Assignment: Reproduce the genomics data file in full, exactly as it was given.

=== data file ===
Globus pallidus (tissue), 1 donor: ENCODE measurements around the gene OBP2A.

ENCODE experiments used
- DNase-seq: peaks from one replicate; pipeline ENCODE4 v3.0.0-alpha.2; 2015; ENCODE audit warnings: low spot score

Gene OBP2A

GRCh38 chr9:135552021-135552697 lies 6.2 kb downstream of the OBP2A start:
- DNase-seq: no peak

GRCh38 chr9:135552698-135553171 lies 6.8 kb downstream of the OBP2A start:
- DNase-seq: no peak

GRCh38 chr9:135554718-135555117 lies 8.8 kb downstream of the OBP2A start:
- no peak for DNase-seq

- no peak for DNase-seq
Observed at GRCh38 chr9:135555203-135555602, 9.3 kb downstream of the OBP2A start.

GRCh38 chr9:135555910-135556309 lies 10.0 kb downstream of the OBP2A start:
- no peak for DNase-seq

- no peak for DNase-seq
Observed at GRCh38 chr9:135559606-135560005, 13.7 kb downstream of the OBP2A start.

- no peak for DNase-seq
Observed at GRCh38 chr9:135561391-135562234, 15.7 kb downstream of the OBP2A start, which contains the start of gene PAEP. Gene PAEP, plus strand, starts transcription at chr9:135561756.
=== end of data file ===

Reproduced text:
Globus pallidus (tissue), 1 donor: ENCODE measurements around the gene OBP2A.

ENCODE experiments used
- DNase-seq: peaks from one replicate; pipeline ENCODE4 v3.0.0-alpha.2; 2015; ENCODE audit warnings: low spot score

Gene OBP2A

GRCh38 chr9:135552021-135552697 lies 6.2 kb downstream of the OBP2A start:
- DNase-seq: no peak

GRCh38 chr9:135552698-135553171 lies 6.8 kb downstream of the OBP2A start:
- DNase-seq: no peak

GRCh38 chr9:135554718-135555117 lies 8.8 kb downstream of the OBP2A start:
- no peak for DNase-seq

- no peak for DNase-seq
Observed at GRCh38 chr9:135555203-135555602, 9.3 kb downstream of the OBP2A start.

GRCh38 chr9:135555910-135556309 lies 10.0 kb downstream of the OBP2A start:
- no peak for DNase-seq

- no peak for DNase-seq
Observed at GRCh38 chr9:135559606-135560005, 13.7 kb downstream of the OBP2A start.

- no peak for DNase-seq
Observed at GRCh38 chr9:135561391-135562234, 15.7 kb downstream of the OBP2A start, which contains the start of gene PAEP. Gene PAEP, plus strand, starts transcription at chr9:135561756.